WisdomTree U.S. LargeCap Dividend Fund: Far From The Worst, But Not The Best (NYSEARCA:DLN)


The WisdomTree U.S. LargeCap Dividend ETF (DLN) tracks an index of 300 US large-cap companies that pay dividends. The index is dividend weighted according to the aggregate cash dividends paid by the company. The ETF charges a fee of 0.28%, which is comparable to competing ETFs.

Source: Unsplash

Portfolio Construction and Holdings

DLN holds only companies based in the US and contains 279 holdings as of the time of writing, a few less than the 300 holding index the ETF tracks. The top sector held by the fund is technology at over 20% of the fund. A significant portion of this is Apple (AAPL) and Microsoft (MSFT). Financials is currently the second largest sector, weighing in at 16.4%, while healthcare comes in third at 14.2%. Consumer non-cyclicals is a close fourth at 13.4%. From there, the sector weighting begins to drop off a bit with industrials coming in at under 9%. Consumer cyclicals makes up less than 7% of the fund. Utilities and telecommunications make up a little more than 5% of the fund each, while Energy accounts for just under 5% of the fund. Finally, basic materials comes in tenth with a 1.85% weighting.

Source: ETF.com DLN Overview

As for individual holdings, it’s not much of a surprise that Apple and Microsoft top the list at weightings of around 5% each. I would consider both of these to be dividend growth stocks that still have significant potential not only in yield and payout ratio but also in capital appreciation as well. The third-largest holding is AT&T (T) at a weighting of 2.53%, which currently boasts a forward dividend yield of nearly 8%. Johnson & Johnson (JNJ) comes in fourth at 2.40%. Verizon (NYSE:VZ), another high yielding company (over 4%) is weighted at 2.31%, putting it in 5th place. Procter & Gamble (NYSE:PG) is weighted at 1.95%. The first financial company is JPMorgan (JPM) at a weighting of 1.95%. The Home Depot (HD), Pfizer (PFE), and Exxon Mobil (XOM) each come in at a little over 1.5%, rounding out the top ten holdings in the fund. Altogether, the top 10 holdings make up a solid 27% of the entire fund. This isn’t unusual in many ETFs, although is considerable concentration in a fund of nearly 300 holdings.

Performance: Not The Best, Not The Worst

There are dozens of potential dividend ETFs out there to choose from so it’s difficult, if not impossible to compare DLN to all of them. Below I’ve chosen two of closely competing ETFs to compare DLN to. The iShares Select Dividend ETF (DVY) as well as the Schwab U.S. Dividend Equity ETF (SCHD).

Over the last 5 or so years, DLN has returned about 42% while paying a dividend yield usually between 2.5 and 3%. Certainly not bad, however, the SCHD has returned a more impressive 54% while maintaining a higher dividend yield for almost the entire time over the last 5 years. DVY on the other hand, has lagged behind both ETFs, returning just 14.7%, although paying a considerably higher yield as well.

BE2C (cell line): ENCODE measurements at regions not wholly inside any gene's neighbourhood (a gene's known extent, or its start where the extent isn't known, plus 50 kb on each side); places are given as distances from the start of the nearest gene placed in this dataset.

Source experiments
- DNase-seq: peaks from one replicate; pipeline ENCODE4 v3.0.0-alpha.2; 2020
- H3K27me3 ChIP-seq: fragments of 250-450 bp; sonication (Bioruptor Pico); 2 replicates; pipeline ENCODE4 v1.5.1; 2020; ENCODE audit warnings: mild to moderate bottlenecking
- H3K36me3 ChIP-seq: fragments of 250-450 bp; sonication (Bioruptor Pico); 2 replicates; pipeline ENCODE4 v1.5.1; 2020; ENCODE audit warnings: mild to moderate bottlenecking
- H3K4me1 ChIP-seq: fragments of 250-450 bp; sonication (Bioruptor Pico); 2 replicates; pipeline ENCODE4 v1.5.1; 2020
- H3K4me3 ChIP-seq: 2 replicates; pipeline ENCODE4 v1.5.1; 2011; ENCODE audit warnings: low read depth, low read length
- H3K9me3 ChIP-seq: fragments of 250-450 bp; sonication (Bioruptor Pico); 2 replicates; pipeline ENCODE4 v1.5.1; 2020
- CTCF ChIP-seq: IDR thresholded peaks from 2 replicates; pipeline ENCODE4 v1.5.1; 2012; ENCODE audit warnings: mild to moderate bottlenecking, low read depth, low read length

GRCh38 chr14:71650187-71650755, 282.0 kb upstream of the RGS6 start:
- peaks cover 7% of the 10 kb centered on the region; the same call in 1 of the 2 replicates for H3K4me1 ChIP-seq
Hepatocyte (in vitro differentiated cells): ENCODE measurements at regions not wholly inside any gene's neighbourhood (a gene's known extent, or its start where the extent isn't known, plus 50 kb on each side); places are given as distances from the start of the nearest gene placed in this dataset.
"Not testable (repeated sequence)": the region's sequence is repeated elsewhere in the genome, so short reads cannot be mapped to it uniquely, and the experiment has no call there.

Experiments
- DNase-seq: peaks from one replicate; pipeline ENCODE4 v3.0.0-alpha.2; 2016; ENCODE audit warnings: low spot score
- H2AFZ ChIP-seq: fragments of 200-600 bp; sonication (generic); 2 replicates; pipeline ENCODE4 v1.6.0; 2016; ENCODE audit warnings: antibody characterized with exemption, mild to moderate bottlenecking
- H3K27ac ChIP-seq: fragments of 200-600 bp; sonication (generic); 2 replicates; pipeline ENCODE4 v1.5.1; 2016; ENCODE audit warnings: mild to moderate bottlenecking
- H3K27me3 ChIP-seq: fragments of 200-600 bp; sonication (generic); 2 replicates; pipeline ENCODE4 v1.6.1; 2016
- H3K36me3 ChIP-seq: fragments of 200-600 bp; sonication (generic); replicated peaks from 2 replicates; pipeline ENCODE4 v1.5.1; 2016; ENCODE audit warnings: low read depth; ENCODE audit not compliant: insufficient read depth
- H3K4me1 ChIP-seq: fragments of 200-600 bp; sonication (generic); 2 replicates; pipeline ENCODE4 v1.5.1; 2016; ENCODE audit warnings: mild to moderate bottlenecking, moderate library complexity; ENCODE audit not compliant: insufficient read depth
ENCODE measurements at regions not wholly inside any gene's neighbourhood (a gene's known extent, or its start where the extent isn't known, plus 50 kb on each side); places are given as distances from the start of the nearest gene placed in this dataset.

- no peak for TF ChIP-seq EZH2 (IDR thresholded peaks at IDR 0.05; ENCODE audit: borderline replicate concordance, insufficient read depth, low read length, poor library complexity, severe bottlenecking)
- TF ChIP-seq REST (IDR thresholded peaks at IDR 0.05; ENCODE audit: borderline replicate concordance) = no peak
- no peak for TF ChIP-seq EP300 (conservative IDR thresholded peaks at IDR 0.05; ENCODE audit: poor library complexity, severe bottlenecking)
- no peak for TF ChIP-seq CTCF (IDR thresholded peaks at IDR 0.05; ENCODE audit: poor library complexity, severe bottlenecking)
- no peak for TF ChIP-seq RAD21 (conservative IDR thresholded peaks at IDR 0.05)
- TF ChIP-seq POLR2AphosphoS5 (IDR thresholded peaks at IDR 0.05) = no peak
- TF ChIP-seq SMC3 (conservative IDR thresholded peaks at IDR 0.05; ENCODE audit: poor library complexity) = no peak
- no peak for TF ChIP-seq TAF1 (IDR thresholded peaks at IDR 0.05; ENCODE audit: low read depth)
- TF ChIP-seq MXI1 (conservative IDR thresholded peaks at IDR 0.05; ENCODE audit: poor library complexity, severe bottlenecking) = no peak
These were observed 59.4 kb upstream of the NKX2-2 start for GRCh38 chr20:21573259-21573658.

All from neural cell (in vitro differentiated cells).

ChartData by YCharts
ChartData by YCharts

SCHD charges an expense ratio of just 0.06% compared to DLN’s 0.28%. This is likely a contributor to at-least some of the outperformance from SCHD. Then again, SCHD is more concentrated overall with only around 100 holdings, so it makes sense that if SCHD picks the right companies, the fund will outperform. Given that SCHD rebalanced not too long ago, the holdings are now quite different than DLN, so investors may want to assess which one better reflects their own investment tolerances.

Using a tool like portfolio visualizer will allow us to examine what one’s returns would look like in various ETFs over time with all dividends re-invested. Below I’ve selected the same three ETFs. Interestingly enough, the S&P 500 ETF (SPY) beat all three dividend ETFs highlighted here.

DVY ended as the worst performer, (interesting considering it has the highest yield), while the DLN came in second. The Schwab ETF SCHD proved its low expense ratio and solid holdings mix has resulted in superior returns for shareholders compared to DLN. Finally, the now tech-heavy S&P 500 outperformed all three dividend ETFs by a considerable margin.

While past performance isn’t a lot to go on going forward, I think there are a couple of clear takeaways here. The first is that a high yielding ETF isn’t necessarily going to lead to outperformance if capital appreciation remains the most important aspect of overall performance. The second is that low fees in ETFs can make a substantial difference over time.


DLN is nothing special. The ETF is relatively basic for a dividend ETF, and charges an expense ratio that, while not egregious, certainly isn’t the lowest out there. ETFs like SCHD have consistently outperformed DLN while maintaining a lower expense ratio and a higher yield. I would think twice about investing in DLN over other less expensive alternatives.

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Disclosure: I/we have no positions in any stocks mentioned, and no plans to initiate any positions within the next 72 hours. I wrote this article myself, and it expresses my own opinions. I am not receiving compensation for it (other than from Seeking Alpha). I have no business relationship with any company whose stock is mentioned in this article.

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